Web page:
My little birding buddy Garrett & I hit the trail today in search of an Iceland Gull that's been bopping around Boulder County. My dad & I saw it for a few minutes yesterday, but it got real camera shy and departed as soon as I began training my digiscoping rig onto it. How do birds know when you're about to photograph them? It sat there calmly enough while we were just looking at it...
Anyway, Garrett will have to wait for another chance at his ICGU lifer since it didn't show during our time looking. Not all was lost, though, as we found this inky dark-morph calurus Red-tailed Hawk on our way home. It was at the exact same location where I saw it last winter holding court on a power line along 95th and Valmont east of Boulder. I'm positive it is the same bird, as dark-morph birds like this are really scarce. It would be just too much of a coincidence to have another at the same spot. Needless to say, I was pretty excited to see the bird again- I get pretty geeked about dark buteos (in case you haven't noticed.) My excitement grew when the bird decided to stay put as I pulled off on the shoulder of the road instead of bolting directly away. When it finally launched it flew parallel to the road north of me, keeping in good light and in profile. A clear blue sky would have been peachy, but I'm not complaining! I guess this unusual exhibition of cooperation is a bit of payback for all of the birds that fly straight away at their first inkling that I'm slowing down to look at them.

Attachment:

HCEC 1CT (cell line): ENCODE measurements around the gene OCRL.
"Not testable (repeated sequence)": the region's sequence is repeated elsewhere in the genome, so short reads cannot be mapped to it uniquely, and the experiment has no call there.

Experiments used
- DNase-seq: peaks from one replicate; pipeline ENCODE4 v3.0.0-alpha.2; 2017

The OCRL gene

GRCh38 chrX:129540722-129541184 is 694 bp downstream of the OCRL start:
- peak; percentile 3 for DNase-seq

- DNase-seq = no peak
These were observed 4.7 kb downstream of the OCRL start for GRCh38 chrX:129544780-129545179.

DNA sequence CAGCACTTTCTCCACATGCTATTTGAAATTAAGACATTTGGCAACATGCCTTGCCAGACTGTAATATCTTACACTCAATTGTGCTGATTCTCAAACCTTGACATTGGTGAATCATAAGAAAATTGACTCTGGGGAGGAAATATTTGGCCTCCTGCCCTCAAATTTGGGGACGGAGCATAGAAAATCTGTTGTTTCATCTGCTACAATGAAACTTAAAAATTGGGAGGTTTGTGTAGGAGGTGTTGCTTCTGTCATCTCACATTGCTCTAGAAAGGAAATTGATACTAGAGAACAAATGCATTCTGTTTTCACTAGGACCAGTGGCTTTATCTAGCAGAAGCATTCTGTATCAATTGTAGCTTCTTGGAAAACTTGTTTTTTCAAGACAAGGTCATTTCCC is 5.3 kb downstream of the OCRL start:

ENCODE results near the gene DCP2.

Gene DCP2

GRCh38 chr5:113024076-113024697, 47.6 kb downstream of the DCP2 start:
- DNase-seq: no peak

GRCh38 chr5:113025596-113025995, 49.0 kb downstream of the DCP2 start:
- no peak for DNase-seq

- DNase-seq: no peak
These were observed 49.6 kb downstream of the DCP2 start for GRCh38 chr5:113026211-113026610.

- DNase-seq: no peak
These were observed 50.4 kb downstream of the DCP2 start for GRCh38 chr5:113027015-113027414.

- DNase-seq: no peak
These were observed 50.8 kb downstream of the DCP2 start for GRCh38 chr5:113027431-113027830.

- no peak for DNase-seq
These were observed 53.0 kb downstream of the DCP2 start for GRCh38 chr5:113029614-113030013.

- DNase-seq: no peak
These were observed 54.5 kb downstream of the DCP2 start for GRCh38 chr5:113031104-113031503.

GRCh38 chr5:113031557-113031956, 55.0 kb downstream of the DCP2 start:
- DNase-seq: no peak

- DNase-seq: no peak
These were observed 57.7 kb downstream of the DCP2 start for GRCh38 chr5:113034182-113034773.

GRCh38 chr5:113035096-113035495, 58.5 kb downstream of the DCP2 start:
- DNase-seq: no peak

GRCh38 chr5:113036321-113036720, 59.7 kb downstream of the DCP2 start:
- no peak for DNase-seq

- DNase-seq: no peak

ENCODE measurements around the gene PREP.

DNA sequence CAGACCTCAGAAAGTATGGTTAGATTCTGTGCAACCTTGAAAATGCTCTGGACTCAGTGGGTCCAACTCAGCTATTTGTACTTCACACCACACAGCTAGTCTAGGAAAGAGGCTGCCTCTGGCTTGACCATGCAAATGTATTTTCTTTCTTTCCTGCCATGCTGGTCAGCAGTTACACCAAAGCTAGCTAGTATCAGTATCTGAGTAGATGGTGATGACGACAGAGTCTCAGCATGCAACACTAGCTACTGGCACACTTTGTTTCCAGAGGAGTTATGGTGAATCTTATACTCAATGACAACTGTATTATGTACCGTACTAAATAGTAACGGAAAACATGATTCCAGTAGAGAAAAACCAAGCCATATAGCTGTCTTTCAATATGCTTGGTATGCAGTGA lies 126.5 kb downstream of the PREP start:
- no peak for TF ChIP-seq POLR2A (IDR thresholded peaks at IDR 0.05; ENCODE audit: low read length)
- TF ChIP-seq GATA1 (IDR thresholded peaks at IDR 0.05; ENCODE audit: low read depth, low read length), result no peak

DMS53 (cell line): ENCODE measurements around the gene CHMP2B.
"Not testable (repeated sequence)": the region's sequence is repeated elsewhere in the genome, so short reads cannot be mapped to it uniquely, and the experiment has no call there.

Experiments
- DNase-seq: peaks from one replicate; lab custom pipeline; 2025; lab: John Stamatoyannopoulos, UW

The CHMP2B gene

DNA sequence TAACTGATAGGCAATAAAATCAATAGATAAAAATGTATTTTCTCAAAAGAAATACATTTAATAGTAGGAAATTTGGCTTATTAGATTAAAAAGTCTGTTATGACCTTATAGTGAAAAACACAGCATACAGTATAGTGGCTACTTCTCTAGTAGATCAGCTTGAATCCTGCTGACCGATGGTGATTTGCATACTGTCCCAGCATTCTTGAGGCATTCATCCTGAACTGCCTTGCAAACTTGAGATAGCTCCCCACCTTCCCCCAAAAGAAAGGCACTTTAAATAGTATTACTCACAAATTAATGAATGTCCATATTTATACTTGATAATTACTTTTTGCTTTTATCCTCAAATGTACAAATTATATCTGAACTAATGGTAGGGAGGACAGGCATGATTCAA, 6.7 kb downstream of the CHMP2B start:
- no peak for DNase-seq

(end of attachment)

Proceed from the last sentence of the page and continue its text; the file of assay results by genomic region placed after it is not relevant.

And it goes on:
I got some shots I really liked of the bird last winter, but this time the light was a lot better for the perched shots, and I got a series of flight shots showing the deep red upper tail surface (aka the deck.) Even really dark Harlan's Red-tailed Hawks wouldn't have a complete red deck like this. Although they can have some red in their tails, if present it is usually near the base and the rest of the deck is banded grayish white. A Harlan's would also have at least a few white streaks on its breast.
Tundra Swan Song
1 week ago